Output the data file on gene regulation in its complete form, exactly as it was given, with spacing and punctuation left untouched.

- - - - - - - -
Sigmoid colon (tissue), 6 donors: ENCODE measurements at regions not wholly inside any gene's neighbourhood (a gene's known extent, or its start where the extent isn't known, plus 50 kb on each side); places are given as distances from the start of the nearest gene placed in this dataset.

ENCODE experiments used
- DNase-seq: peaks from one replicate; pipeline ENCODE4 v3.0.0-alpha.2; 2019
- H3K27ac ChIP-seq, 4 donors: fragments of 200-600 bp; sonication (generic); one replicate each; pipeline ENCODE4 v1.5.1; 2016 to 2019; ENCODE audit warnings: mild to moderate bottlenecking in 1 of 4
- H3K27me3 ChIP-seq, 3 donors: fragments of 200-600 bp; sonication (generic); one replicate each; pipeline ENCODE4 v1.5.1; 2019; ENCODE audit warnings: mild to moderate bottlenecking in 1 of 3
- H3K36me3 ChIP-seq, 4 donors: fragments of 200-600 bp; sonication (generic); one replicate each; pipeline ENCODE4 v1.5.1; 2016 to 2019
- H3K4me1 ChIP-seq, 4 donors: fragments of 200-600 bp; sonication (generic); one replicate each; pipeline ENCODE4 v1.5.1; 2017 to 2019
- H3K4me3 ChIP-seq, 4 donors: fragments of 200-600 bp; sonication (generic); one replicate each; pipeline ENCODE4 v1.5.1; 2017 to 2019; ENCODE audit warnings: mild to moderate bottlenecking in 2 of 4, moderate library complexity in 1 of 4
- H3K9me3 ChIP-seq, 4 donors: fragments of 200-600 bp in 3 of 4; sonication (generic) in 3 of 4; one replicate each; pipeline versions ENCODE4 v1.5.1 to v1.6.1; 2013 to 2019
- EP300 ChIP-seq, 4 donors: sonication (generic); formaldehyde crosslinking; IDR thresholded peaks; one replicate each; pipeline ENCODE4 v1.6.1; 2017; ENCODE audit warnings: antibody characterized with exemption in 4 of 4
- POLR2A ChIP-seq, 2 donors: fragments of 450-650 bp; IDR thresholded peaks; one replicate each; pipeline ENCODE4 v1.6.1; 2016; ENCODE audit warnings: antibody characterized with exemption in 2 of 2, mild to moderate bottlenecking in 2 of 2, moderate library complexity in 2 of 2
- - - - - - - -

Sigmoid colon (tissue), 6 donors: ENCODE measurements at regions not wholly inside any gene's neighbourhood (a gene's known extent, or its start where the extent isn't known, plus 50 kb on each side); places are given as distances from the start of the nearest gene placed in this dataset.

ENCODE experiments used
- DNase-seq: peaks from one replicate; pipeline ENCODE4 v3.0.0-alpha.2; 2019
- H3K27ac ChIP-seq, 4 donors: fragments of 200-600 bp; sonication (generic); one replicate each; pipeline ENCODE4 v1.5.1; 2016 to 2019; ENCODE audit warnings: mild to moderate bottlenecking in 1 of 4
- H3K27me3 ChIP-seq, 3 donors: fragments of 200-600 bp; sonication (generic); one replicate each; pipeline ENCODE4 v1.5.1; 2019; ENCODE audit warnings: mild to moderate bottlenecking in 1 of 3
- H3K36me3 ChIP-seq, 4 donors: fragments of 200-600 bp; sonication (generic); one replicate each; pipeline ENCODE4 v1.5.1; 2016 to 2019
- H3K4me1 ChIP-seq, 4 donors: fragments of 200-600 bp; sonication (generic); one replicate each; pipeline ENCODE4 v1.5.1; 2017 to 2019
- H3K4me3 ChIP-seq, 4 donors: fragments of 200-600 bp; sonication (generic); one replicate each; pipeline ENCODE4 v1.5.1; 2017 to 2019; ENCODE audit warnings: mild to moderate bottlenecking in 2 of 4, moderate library complexity in 1 of 4
- H3K9me3 ChIP-seq, 4 donors: fragments of 200-600 bp in 3 of 4; sonication (generic) in 3 of 4; one replicate each; pipeline versions ENCODE4 v1.5.1 to v1.6.1; 2013 to 2019
- EP300 ChIP-seq, 4 donors: sonication (generic); formaldehyde crosslinking; IDR thresholded peaks; one replicate each; pipeline ENCODE4 v1.6.1; 2017; ENCODE audit warnings: antibody characterized with exemption in 4 of 4
- POLR2A ChIP-seq, 2 donors: fragments of 450-650 bp; IDR thresholded peaks; one replicate each; pipeline ENCODE4 v1.6.1; 2016; ENCODE audit warnings: antibody characterized with exemption in 2 of 2, mild to moderate bottlenecking in 2 of 2, moderate library complexity in 2 of 2